One of the most misguided and depressing illustrations of salvation is found in Dostoyevsky’s The Brothers Karamazov, in the Parable of the Onion. It illustrates the deeply legalistic character of popular Orthodox soteriology, which, despite its talk of grace, mercy, and love, teaches that our eternal destiny ultimately depends on our works. Indeed, while the parable is about eternal salvation and damnation, notice that faith in Christ isn’t mentioned at all:
“You see, Alyosha,” Grushenka turned to him with a nervous laugh. “I was boasting when I told Rakitin I had given away an onion, but it’s not to boast I tell you about it. It’s only a story, but it’s a nice story. I used to hear it when I was a child from Matryona, my cook, who is still with me. It’s like this. ‘Once upon a time there was a peasant woman and a very wicked woman she was. And she died and did not leave a single good deed behind. The devils caught her and plunged her into the lake of fire. So her guardian angel stood and wondered what good deed of hers he could remember to tell to God; ‘she once pulled up an onion in her garden,’ said he, ‘and gave it to a beggar woman.’ And God answered: ‘You take that onion then, hold it to her in the lake, and let her take hold and be pulled out. And if you can pull her out of the lake, let her come to Paradise, but if the onion breaks, then the woman must stay where she is.’ The angel ran to the woman and held out the onion to her; ‘Come,’ said he, ‘catch hold and I’ll pull you out.’ And he began cautiously pulling her out. He had just pulled her right out, when the other sinners in the lake, seeing how she was being drawn out, began catching hold of her so as to be pulled out with her. But she was a very wicked woman and she began kicking them. ‘I’m to be pulled out, not you. It’s my onion, not yours.’ As soon as she said that, the onion broke. And the woman fell into the lake and she is burning there to this day. So the angel wept and went away. So that’s the story, Alyosha; I know it by heart, for I am that wicked woman myself. I boasted to Rakitin that I had given away an onion, but to you I’ll say: ‘I’ve done nothing but give away one onion all my life, that’s the only good deed I’ve done.’ So don’t praise me, Alyosha, don’t think me good, I am bad, I am a wicked woman and you make me ashamed if you praise me. Eh, I must confess everything. Listen, Alyosha. I was so anxious to get hold of you that I promised Rakitin twenty-five roubles if he would bring you to me. Stay, Rakitin, wait!”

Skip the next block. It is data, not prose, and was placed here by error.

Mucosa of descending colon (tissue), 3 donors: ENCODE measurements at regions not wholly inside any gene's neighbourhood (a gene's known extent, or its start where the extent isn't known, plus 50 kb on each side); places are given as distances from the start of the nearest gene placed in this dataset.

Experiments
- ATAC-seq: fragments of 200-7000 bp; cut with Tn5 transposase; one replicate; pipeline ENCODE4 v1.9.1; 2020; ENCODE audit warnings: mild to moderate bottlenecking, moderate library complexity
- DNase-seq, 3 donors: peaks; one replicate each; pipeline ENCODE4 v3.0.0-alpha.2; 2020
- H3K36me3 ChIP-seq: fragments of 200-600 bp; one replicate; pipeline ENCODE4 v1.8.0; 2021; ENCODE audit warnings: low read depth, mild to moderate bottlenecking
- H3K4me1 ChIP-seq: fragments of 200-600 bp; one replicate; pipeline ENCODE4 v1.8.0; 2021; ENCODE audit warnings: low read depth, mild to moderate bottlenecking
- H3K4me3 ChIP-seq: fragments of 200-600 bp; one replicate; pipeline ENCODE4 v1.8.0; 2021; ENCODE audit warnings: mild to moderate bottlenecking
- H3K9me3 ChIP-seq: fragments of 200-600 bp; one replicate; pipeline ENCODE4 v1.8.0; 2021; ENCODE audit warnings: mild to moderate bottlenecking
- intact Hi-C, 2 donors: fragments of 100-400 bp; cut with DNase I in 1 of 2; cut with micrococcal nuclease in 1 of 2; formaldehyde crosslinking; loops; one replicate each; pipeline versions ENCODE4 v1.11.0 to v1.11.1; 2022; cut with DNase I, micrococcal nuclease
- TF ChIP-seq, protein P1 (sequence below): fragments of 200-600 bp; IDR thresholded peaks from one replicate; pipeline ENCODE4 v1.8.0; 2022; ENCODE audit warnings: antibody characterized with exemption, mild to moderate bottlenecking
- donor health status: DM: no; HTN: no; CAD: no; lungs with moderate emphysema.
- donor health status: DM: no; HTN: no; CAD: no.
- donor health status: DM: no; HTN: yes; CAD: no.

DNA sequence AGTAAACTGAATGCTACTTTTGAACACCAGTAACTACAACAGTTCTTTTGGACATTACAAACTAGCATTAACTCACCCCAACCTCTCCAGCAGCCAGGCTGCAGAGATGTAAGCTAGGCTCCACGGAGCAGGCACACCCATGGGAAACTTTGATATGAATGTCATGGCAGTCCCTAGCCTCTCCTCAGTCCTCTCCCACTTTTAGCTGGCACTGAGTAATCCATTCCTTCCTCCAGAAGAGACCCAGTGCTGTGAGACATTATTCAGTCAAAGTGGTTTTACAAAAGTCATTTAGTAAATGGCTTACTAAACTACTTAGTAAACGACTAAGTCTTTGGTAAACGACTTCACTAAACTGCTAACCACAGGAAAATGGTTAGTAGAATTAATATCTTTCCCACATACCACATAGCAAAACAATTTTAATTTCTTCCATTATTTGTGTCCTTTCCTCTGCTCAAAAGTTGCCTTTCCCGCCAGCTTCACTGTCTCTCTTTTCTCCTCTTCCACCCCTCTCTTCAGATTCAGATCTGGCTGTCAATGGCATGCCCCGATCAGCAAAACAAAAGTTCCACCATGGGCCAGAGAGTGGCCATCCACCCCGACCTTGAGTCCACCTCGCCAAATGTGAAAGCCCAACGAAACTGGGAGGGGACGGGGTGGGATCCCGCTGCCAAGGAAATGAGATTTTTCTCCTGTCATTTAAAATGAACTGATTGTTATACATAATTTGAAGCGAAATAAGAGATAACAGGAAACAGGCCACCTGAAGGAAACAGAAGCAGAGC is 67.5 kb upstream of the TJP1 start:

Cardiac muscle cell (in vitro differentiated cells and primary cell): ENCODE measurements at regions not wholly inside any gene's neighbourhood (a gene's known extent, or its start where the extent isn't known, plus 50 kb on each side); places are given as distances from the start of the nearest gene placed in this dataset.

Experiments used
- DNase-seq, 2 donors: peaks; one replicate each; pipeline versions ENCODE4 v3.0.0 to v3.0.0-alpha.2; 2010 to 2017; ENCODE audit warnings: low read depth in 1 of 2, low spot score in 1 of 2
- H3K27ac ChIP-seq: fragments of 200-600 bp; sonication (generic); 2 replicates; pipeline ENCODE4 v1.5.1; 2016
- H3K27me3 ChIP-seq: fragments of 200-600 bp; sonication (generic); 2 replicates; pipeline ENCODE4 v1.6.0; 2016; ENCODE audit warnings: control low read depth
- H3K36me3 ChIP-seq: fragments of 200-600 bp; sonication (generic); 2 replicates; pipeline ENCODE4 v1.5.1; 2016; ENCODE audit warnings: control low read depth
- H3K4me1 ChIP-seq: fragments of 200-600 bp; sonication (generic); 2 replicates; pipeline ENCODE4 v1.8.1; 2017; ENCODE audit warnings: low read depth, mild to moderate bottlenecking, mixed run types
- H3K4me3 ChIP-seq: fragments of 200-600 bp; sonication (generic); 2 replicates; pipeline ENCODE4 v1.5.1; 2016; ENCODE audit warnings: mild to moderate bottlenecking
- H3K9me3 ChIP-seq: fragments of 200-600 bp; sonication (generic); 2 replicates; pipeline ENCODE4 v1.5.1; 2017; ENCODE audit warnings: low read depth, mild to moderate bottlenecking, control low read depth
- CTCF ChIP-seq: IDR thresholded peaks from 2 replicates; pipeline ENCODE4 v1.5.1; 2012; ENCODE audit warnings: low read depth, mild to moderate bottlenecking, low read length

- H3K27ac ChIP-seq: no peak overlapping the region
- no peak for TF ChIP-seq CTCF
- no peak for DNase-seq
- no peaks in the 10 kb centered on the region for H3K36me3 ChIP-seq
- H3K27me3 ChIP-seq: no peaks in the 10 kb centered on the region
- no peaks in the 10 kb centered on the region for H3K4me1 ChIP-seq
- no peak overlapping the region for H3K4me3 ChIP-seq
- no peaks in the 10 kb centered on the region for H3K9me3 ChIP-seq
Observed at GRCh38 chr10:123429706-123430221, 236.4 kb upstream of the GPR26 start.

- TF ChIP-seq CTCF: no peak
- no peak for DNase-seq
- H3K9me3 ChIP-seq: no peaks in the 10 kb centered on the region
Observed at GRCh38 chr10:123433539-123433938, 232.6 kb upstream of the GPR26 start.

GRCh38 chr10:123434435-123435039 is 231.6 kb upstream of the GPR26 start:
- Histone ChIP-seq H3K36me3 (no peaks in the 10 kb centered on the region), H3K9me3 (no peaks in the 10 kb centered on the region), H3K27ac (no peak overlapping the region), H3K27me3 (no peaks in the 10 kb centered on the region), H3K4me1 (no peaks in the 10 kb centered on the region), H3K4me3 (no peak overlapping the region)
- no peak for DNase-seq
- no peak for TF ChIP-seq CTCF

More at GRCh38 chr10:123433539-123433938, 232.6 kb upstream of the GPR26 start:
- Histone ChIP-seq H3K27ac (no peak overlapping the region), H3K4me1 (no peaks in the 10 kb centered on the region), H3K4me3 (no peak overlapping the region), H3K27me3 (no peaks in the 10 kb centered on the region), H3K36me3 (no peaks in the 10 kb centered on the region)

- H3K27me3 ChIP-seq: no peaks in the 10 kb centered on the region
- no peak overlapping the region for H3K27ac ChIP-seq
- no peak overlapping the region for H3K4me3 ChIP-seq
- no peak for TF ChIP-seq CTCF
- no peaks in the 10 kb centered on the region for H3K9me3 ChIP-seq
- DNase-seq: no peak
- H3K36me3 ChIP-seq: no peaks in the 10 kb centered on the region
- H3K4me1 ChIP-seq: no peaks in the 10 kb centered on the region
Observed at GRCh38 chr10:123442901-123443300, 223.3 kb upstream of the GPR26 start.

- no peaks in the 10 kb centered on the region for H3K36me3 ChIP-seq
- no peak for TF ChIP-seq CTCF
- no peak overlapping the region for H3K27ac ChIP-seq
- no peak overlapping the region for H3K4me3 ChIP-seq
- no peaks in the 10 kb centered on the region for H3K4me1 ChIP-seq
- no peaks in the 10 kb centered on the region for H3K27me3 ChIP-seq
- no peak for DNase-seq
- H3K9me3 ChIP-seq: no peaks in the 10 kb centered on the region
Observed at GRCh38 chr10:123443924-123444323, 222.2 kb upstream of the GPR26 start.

Whether this parable was meant to reflect Dostoyevsky’s own soteriology, I cannot say. But it does represent what often passes for ‘Christian’ faith among people who are unfamiliar with the Bible and the Gospel. And it is meant to have a seemingly humble purpose. It is meant to make us reflect upon our own lives, and cause us to ask whether we have any “onions” that could help pull us out of hell, should the time come. More poignantly, as Grushenka clarifies, the story is meant to help us recognize that we are sinners like the wicked old woman, who should be careful about how we live our lives, and eager to see that they are filled with good deeds.